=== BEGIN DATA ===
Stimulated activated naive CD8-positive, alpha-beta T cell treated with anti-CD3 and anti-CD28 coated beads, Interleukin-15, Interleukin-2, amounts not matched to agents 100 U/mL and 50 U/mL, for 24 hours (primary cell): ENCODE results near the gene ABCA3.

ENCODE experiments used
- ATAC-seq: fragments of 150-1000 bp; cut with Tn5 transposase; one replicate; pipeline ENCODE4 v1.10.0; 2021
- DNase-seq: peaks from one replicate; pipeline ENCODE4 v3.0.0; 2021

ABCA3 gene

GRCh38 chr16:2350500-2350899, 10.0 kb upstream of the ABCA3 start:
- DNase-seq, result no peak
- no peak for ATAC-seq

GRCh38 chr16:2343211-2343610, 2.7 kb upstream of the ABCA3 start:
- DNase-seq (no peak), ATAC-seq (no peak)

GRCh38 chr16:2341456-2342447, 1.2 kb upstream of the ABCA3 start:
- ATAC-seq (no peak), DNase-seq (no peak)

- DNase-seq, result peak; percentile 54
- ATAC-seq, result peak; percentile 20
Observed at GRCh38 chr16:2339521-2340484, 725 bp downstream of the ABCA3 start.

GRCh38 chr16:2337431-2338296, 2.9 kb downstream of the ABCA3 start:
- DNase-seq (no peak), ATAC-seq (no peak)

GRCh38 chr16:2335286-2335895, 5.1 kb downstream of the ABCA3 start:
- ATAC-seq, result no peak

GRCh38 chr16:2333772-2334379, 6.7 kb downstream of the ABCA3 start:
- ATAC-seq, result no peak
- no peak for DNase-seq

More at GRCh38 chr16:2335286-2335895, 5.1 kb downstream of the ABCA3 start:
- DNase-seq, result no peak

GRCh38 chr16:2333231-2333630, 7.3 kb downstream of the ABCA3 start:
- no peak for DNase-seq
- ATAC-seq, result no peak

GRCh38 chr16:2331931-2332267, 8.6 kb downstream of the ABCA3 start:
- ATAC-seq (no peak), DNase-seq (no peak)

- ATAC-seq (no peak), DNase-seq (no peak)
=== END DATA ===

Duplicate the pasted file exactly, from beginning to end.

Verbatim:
Stimulated activated naive CD8-positive, alpha-beta T cell treated with anti-CD3 and anti-CD28 coated beads, Interleukin-15, Interleukin-2, amounts not matched to agents 100 U/mL and 50 U/mL, for 24 hours (primary cell): ENCODE results near the gene ABCA3.

ENCODE experiments used
- ATAC-seq: fragments of 150-1000 bp; cut with Tn5 transposase; one replicate; pipeline ENCODE4 v1.10.0; 2021
- DNase-seq: peaks from one replicate; pipeline ENCODE4 v3.0.0; 2021

ABCA3 gene

GRCh38 chr16:2350500-2350899, 10.0 kb upstream of the ABCA3 start:
- DNase-seq, result no peak
- no peak for ATAC-seq

GRCh38 chr16:2343211-2343610, 2.7 kb upstream of the ABCA3 start:
- DNase-seq (no peak), ATAC-seq (no peak)

GRCh38 chr16:2341456-2342447, 1.2 kb upstream of the ABCA3 start:
- ATAC-seq (no peak), DNase-seq (no peak)

- DNase-seq, result peak; percentile 54
- ATAC-seq, result peak; percentile 20
Observed at GRCh38 chr16:2339521-2340484, 725 bp downstream of the ABCA3 start.

GRCh38 chr16:2337431-2338296, 2.9 kb downstream of the ABCA3 start:
- DNase-seq (no peak), ATAC-seq (no peak)

GRCh38 chr16:2335286-2335895, 5.1 kb downstream of the ABCA3 start:
- ATAC-seq, result no peak

GRCh38 chr16:2333772-2334379, 6.7 kb downstream of the ABCA3 start:
- ATAC-seq, result no peak
- no peak for DNase-seq

More at GRCh38 chr16:2335286-2335895, 5.1 kb downstream of the ABCA3 start:
- DNase-seq, result no peak

GRCh38 chr16:2333231-2333630, 7.3 kb downstream of the ABCA3 start:
- no peak for DNase-seq
- ATAC-seq, result no peak

GRCh38 chr16:2331931-2332267, 8.6 kb downstream of the ABCA3 start:
- ATAC-seq (no peak), DNase-seq (no peak)

- ATAC-seq (no peak), DNase-seq (no peak)